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    2. I agree Ros,if I was down to my last few pounds and struggling to feed my children a new piece of art wouldn't cheer me up,sorry not everyone is that bothered by artwork, I appreciate flowers and trees more and they're free.

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  3. I know what you mean, Rosalind. How can ... in my country ... the politicians can still collect paychecks while a select few can't during a government shut-down? The elite of this world need a reality check. They seem to forget about what happened to Marie Antoinette.

    Hugs and chocolate,
    Shelly

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    1. So sorry to hear about what is happening in the US right now. I only hope the madness is brought to an end soon.

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  4. food parcels to hungry families with only three days of food is simply terrible.
    over here with the Govt shut-down, many with very little are affected (like Govt programs for the needy) while Congress and the Senate collects its pay during the shut-down) the shame of it all.

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    1. It strikes me that it's the poor who suffer from political decisions the world over.

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  5. I heard a representative of the Government claim that the increase in the numbers using food banks is due only to the growth of the food bank organisation. So if there were less banks, less people would use them ... what are they meant to do, then? He's implying that people are only starving because there is an organisation there to help them - (bonkers!)

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  6. Regarding the food banks, I feel it should be the supermarkets who donate a percentage of what we spend, never mind the customers who should purchase some extra tins to put into a box for distributions to the less fortunate.

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    1. As far as I'm aware, supermarkets do donate food, well some do. I've been told that Waitrose donate generously.

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  7. Interesting post, but I don't think these issues can be tied together neatly. The arts serve a purpose, sports serve a purpose, and basic living needs (i.e. food,etc) is in another group. How to feed/clothe/shelter everyone on the planet has been a question since day 1. And often it's a question of programs offered. It's crazy that my 9 year old stepgrandchild has an Apple iphone, but her mother also has her qualified for the free food program at school. I don't question that there are folks in true dire need, and yes we need to help our fellow man. I'm going in a circle as to how it can be "fixed". But I always appreciate your blog posts that make us aware and think.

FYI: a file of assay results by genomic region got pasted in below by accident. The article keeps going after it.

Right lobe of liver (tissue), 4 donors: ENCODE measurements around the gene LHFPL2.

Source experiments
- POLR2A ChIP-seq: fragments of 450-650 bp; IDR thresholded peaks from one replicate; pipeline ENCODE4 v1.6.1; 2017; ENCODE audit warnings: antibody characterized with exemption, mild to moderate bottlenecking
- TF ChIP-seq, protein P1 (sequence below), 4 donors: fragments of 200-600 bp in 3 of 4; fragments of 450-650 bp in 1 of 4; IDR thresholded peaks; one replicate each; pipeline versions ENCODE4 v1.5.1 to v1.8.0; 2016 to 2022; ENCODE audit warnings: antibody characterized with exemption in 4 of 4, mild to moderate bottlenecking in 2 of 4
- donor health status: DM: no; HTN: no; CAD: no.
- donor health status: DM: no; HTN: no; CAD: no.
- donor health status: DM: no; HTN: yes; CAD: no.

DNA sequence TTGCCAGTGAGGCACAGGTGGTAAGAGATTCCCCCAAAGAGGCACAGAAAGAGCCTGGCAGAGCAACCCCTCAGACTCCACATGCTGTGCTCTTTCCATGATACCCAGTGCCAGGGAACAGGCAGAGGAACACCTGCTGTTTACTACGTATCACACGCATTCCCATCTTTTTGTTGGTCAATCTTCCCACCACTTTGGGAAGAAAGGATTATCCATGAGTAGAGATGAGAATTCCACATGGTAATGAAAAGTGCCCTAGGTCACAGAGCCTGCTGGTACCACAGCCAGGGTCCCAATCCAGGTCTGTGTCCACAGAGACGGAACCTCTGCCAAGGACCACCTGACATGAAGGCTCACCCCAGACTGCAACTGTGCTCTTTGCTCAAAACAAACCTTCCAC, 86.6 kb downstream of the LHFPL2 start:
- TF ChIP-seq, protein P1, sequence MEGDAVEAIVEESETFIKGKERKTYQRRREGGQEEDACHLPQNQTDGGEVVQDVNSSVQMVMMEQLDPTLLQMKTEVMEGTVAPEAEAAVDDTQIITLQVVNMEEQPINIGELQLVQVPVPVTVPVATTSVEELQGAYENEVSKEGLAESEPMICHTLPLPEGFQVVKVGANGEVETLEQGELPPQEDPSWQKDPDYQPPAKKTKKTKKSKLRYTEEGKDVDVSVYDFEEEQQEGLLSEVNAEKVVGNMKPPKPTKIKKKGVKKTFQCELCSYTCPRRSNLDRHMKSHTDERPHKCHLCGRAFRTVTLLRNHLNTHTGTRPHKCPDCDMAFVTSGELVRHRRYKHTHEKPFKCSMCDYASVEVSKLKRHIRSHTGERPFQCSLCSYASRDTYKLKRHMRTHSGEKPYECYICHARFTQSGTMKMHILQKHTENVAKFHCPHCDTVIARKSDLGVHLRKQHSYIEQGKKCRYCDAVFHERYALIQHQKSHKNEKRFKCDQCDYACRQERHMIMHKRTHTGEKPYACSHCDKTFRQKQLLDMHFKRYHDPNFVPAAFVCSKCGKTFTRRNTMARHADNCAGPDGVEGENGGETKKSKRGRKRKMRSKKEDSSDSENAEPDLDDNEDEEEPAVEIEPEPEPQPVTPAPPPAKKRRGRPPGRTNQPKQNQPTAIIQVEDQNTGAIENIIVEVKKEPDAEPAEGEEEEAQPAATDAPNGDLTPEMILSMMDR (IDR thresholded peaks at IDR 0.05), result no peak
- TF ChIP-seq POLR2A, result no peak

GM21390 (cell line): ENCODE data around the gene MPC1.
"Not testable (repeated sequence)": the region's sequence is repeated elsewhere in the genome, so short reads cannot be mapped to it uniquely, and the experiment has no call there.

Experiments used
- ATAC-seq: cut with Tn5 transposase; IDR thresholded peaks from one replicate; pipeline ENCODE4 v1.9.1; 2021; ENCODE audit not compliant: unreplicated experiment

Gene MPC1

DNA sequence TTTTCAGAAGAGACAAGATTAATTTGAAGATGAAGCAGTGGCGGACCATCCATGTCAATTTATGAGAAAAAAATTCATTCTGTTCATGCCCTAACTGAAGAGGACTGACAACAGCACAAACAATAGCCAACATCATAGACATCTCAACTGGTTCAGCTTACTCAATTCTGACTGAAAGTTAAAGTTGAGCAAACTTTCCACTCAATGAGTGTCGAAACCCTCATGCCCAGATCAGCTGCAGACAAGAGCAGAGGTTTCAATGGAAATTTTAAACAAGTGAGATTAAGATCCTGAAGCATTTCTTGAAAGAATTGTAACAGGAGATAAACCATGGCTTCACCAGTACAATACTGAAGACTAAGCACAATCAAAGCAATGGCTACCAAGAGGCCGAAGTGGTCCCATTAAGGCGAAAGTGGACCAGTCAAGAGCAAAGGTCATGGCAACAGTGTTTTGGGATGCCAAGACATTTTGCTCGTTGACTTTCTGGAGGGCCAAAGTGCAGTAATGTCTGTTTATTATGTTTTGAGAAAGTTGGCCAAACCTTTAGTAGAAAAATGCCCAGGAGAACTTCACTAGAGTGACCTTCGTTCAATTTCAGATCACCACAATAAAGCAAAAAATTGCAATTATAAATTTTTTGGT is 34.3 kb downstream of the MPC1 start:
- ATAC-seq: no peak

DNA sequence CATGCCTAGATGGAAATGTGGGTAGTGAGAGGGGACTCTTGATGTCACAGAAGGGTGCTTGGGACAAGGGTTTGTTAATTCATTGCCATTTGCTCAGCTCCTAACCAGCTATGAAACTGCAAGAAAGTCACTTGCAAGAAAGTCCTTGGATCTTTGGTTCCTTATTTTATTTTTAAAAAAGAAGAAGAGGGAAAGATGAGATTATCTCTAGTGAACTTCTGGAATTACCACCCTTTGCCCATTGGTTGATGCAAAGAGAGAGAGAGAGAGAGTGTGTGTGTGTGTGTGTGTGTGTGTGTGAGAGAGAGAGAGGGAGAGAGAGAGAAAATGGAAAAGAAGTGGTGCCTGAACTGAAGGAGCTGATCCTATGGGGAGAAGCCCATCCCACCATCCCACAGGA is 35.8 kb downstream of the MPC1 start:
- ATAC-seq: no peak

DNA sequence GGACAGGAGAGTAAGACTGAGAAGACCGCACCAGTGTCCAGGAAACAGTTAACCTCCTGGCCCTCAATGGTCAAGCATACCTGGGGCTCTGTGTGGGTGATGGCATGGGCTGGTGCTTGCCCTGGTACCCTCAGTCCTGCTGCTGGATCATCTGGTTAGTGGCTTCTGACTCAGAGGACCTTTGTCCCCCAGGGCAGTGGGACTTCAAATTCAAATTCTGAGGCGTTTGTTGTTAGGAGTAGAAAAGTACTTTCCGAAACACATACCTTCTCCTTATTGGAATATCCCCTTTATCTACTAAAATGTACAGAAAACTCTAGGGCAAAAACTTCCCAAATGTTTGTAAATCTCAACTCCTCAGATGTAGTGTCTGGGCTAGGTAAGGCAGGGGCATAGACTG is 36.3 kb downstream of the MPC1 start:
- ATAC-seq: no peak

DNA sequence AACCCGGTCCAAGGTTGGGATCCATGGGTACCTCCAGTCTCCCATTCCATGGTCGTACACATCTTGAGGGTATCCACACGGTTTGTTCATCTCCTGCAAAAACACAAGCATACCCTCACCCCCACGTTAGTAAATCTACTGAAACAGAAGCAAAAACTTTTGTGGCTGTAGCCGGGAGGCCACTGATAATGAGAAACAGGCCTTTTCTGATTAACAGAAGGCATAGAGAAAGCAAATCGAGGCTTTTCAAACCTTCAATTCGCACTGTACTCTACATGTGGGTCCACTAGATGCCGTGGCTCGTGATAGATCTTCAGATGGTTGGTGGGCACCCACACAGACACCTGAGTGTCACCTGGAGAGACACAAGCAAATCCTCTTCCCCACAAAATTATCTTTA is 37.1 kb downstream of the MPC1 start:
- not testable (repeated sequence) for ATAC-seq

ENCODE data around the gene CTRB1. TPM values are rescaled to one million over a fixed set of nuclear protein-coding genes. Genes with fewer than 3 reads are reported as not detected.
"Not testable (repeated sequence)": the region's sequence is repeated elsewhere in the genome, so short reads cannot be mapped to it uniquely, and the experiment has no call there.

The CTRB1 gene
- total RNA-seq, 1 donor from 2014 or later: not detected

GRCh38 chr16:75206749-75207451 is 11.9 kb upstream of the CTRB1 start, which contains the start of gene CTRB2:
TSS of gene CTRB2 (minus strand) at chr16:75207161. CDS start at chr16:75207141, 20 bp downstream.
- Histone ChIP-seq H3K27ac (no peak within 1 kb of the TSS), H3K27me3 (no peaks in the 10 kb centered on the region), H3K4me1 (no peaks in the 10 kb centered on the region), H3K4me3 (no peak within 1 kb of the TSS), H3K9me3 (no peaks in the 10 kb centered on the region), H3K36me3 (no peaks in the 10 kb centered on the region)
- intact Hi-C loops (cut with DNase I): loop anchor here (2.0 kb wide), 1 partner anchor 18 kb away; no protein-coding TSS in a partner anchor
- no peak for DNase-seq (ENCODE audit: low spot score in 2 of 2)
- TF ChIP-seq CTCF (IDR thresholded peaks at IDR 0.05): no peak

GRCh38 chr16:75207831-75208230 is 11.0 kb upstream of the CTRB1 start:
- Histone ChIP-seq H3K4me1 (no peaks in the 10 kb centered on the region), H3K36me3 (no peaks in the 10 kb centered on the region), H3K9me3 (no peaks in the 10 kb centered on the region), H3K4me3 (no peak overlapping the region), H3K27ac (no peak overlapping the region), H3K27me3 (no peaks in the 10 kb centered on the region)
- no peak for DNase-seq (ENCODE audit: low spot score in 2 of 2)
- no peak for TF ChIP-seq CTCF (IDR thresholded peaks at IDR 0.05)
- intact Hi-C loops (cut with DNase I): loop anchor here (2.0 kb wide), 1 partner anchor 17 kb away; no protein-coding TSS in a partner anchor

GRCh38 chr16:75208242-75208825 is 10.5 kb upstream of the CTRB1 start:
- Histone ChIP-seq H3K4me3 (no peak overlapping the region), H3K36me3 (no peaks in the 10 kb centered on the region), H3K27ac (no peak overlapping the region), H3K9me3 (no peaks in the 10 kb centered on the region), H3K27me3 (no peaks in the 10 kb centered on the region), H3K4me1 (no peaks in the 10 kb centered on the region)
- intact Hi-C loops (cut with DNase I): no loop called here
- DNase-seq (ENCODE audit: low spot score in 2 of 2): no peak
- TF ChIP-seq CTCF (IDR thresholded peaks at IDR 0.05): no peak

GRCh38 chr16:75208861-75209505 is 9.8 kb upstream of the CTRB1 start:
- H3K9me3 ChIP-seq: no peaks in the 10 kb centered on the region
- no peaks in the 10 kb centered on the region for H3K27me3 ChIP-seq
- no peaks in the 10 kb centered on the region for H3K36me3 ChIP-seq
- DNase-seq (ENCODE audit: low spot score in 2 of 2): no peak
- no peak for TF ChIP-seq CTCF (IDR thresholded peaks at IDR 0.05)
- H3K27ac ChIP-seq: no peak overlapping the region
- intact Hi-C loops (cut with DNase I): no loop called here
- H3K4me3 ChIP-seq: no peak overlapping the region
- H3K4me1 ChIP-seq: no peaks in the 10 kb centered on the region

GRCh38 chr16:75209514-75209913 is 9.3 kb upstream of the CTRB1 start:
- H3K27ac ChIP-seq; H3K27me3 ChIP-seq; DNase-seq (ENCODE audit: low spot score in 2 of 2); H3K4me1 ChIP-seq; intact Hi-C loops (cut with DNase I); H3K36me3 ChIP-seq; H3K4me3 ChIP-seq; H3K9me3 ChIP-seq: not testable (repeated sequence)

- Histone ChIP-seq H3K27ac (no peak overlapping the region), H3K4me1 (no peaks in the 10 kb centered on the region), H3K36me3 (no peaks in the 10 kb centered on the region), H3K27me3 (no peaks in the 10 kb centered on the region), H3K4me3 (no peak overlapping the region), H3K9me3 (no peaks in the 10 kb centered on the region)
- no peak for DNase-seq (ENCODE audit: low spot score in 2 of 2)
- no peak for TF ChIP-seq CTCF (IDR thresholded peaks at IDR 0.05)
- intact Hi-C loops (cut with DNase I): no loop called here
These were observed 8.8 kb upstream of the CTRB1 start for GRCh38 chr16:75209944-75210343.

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  8. Apparently the Red Cross are giving food parcels here in the UK for the first time in their 100 year whatever history. It's disgraceful...the more so when you see the opulence and luxury some people live in and the greed and wanton extravagance of others. I have been disgusted by Osborne and Bozza cosying up to the Chinese solely to persuade them to come over and spend money on luxury goods (the profits of which go straight into the owners' offshore banks). No mention of sweatshop slavery. No mention of th silencing of dissidents. It somehow says all you need to know about the mindset of those at the top (!!) of this skewed country.

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  9. Hi Ros .. great thoughts you've raised here for us to think about .. I must contribute to the food bank down here - I've gone round and forgotten .. and find out more about them and what they need. There are too many scroungers too ... I really do struggle with the fact there are poor people here in the UK - I know there are ... desperate times.

    Footballer's wages are quite ridiculous ... especially when David Weir, the 4 gold medallist ParaOlympian - apparently get a toilet down stairs in his house ... without 'kicking' the system .. he's on benefits .. something is not right ... but I so admire him.

    Life is incongruous .. as Joanne mentions above - we don't need half the things we have or more probably give our kids ..

    Well I think I'd better stop now ... otherwise I'll upset myself and us all .... great combination of ideas .. cheers Hilary